Pelosi’s choice: Obama or the left?

Pelosi’s choice: Obama or the left?

Nancy PelosiNancy Patricia D'Alesandro PelosiDem Ben McAdams defeats GOP's Mia Love for Utah House seat Fudge endorses Nancy Pelosi in surprise move Obama praises Pelosi: 'One of the most effective legislative leaders' in history MORE is confronting a conundrum on trade as she walks a delicate line between the president she champions and the caucus she leads.

The House minority leader is among President Obama’s strongest backers on Capitol Hill, but liberals in her caucus — still resentful of the North American Free Trade Agreement (NAFTA) they say failed to meet its promise of helping U.S. workers — are lining up in opposition to Obama’s call for fast-track trade authority.

Fast-track would pave the way to the Trans-Pacific Partnership (TPP) with 11 other nations, which is a central part of Obama’s “pivot” to Asia.

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Pelosi (D-Calif.) has said repeatedly that she’s seeking “a path to yes” on the sweeping trade deal, but the full-throated opposition from liberals puts her in a tough spot.

Pelosi, along with her entire leadership team, has remained uncommitted on the fast-track legislation, adopting Obama’s advice that Democrats hold their critiques in the early stages of the debate. Publicly, she says she’s still reviewing the bill.

“If you say ‘no’ from the get-go, then you can’t improve the product,” said a Democratic aide familiar with Pelosi’s behind-the-scenes message to Democrats.

Fast-track legislation, unveiled last week by Sens. Orrin Hatch (R-Utah) and Ron Wyden (D-Ore.), and Rep. Paul Ryan (R-Wis.), is poised to move through committees in both chambers this week.

If approved, it would prevent Congress from amending the TPP, making it much easier for Obama to seal the deal. It could also help the White House complete a separate trade pact with the European Union.

Top Democrats, including Reps. Chris Van Hollen (Md.), senior Democrat on the Budget Committee, and Sandy Levin (Mich.), the ranking member of the Ways and Means panel, are already sounding warnings that the bill doesn’t go nearly far enough to address their TPP concerns, particularly on issues related to currency manipulation and the protection of U.S. workers.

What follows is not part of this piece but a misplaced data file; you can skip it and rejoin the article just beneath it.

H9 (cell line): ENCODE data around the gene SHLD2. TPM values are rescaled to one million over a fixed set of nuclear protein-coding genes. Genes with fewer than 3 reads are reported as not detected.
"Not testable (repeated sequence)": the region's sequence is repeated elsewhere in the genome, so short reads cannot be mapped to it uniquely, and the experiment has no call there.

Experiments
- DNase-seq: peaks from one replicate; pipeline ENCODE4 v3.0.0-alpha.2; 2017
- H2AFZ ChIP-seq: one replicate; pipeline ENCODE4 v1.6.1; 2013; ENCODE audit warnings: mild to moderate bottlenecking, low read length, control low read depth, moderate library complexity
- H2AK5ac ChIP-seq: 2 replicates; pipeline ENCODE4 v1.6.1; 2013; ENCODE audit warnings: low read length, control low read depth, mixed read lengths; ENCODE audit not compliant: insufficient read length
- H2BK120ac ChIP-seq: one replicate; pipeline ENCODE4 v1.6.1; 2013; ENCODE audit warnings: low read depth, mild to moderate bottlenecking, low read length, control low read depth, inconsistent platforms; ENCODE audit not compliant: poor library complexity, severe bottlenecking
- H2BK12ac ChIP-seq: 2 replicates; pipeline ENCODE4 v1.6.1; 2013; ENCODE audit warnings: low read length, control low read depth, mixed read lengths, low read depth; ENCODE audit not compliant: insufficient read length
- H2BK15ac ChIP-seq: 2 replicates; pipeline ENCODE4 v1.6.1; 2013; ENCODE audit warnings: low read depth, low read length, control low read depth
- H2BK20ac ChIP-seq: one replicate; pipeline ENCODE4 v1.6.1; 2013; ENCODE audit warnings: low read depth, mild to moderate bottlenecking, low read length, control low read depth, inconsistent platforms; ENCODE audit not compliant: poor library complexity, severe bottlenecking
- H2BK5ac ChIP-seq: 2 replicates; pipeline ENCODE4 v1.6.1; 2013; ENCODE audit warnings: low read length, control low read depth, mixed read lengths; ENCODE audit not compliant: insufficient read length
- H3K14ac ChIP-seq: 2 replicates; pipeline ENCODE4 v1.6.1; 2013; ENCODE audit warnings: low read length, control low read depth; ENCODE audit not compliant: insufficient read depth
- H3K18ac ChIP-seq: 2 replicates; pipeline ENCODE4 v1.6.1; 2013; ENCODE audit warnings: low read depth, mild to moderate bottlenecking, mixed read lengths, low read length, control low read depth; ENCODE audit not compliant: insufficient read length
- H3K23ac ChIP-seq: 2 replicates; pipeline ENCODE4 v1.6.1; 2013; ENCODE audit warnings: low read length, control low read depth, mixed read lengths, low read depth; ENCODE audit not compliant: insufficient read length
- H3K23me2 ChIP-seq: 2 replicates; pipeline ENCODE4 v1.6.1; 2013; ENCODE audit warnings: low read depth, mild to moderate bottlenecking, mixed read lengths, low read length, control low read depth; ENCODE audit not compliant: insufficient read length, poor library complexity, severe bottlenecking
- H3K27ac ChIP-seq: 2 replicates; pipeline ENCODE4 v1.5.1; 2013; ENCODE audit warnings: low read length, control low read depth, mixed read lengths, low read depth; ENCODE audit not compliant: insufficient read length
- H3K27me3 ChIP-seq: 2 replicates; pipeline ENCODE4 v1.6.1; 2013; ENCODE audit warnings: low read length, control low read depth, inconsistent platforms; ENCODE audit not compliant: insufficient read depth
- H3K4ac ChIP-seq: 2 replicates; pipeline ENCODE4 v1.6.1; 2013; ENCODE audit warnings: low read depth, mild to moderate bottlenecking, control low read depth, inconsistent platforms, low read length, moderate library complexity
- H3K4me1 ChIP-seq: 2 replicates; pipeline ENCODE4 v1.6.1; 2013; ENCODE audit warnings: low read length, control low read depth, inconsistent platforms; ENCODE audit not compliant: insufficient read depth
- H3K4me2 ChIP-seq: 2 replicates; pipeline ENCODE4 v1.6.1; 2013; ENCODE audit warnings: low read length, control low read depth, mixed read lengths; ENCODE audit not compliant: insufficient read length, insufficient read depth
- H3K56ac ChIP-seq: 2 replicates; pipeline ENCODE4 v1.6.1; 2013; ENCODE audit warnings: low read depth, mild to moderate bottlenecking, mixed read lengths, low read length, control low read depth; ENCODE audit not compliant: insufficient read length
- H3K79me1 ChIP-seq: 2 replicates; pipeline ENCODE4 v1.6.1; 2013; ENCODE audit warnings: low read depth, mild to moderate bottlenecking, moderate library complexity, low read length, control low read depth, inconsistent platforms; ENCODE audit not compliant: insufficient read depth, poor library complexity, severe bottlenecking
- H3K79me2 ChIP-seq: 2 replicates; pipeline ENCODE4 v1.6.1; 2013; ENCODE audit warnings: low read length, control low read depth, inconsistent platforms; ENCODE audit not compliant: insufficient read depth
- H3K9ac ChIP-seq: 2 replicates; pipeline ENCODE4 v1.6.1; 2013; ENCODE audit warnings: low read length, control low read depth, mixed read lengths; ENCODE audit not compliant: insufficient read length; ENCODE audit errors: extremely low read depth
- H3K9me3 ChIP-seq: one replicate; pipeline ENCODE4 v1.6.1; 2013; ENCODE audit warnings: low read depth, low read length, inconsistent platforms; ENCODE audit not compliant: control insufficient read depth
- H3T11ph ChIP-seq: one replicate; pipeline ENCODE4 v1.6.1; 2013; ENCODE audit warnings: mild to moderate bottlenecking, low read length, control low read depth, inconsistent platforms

“On all of the major issues in the negotiations, the negotiating objectives are obsolete or woefully inadequate,” Levin said.

Pelosi has not been one to shy away from trade fights in the past. Indeed, she helped lead a successful charge against granting President Clinton fast-track authority in 1998, and she voted against a similar measure under President George W. Bush in 2002.

Her record on actual trade pacts is more mixed. Pelosi voted in favor of NAFTA in 1993, and backed deals with South Korea and Panama in 2011. But, joining most House Democrats, she also opposed a Colombia trade agreement pushed by Obama in 2011.

Looking ahead to the TPP, Pelosi said earlier this year her decision would hinge on one variable: “The impact on the paychecks of America’s workers is the standard that we will use.”

A second House Democratic aide, speaking anonymously to discuss strategy, predicted Pelosi would ultimately vote against the fast-track bill this year — but quietly, so as not to weaken Obama’s hand. 

“She wants to help Obama in any way she can, but she’s not going to support it,” the aide said Monday. “[But] she’s not going to lead a whipping effort against this thing — no way.”

The Democratic division has not been overlooked by Republicans. The office of Speaker John Boehner (R-Ohio) released a statement Monday highlighting the discord and asking why Obama has been forced “to convince his fellow Democrats to put politics aside and do the right thing for American jobs.”

Still, a number of Republicans — who have long accused Obama of abusing his executive power — are balking at the notion of granting the president broad new authority in negotiating trade. The Republicans’ own infighting means GOP leaders might need Democratic support to secure enough votes to pass the fast-track legislation — a dynamic that makes Pelosi’s position that much more crucial.

Ed Gerwin, a trade expert with the Progressive Policy Institute, a centrist Democratic group that supports the fast-track bill, said Pelosi’s reticence is bolstering Obama’s hand.

“Whether or not she ends up as a supporter, what she has been doing is very helpful in trying to get to yes, on trade,” Gerwin said. “What Pelosi has been doing, combined with the significant efforts by Wyden in the Senate, may allow Democrats to put more of a stamp on trade and may help some members keep an open mind on TPA and eventual trade deals.”

The results of Pelosi’s strategy will be known soon enough. The Senate Finance Committee, led by Hatch and Wyden, is holding a Tuesday hearing on the fast-track bill, with a markup scheduled for Wednesday. And the House Ways and Means panel, led by Ryan and Levin, could follow as soon as Thursday. A floor vote in the House is possible as soon as next week, with the Senate expected to follow in May.

Heading into those votes, the stakes for Obama and TPP supporters couldn’t be higher, as the failure of the fast-track bill could sink the transpacific deal it’s meant to catalyze. It’s a dynamic that GOP leaders, who have struggled in counting votes on a number of bills this year, are well aware of as they seek support for the fast-track bill.

“It’s a humongous risk to take if they feel like they might not have the votes,” the second Democratic aide said. “I don’t think they get a second go-round on this.”

Vicki Needham contributed.

This story was updated at 3:07 p.m.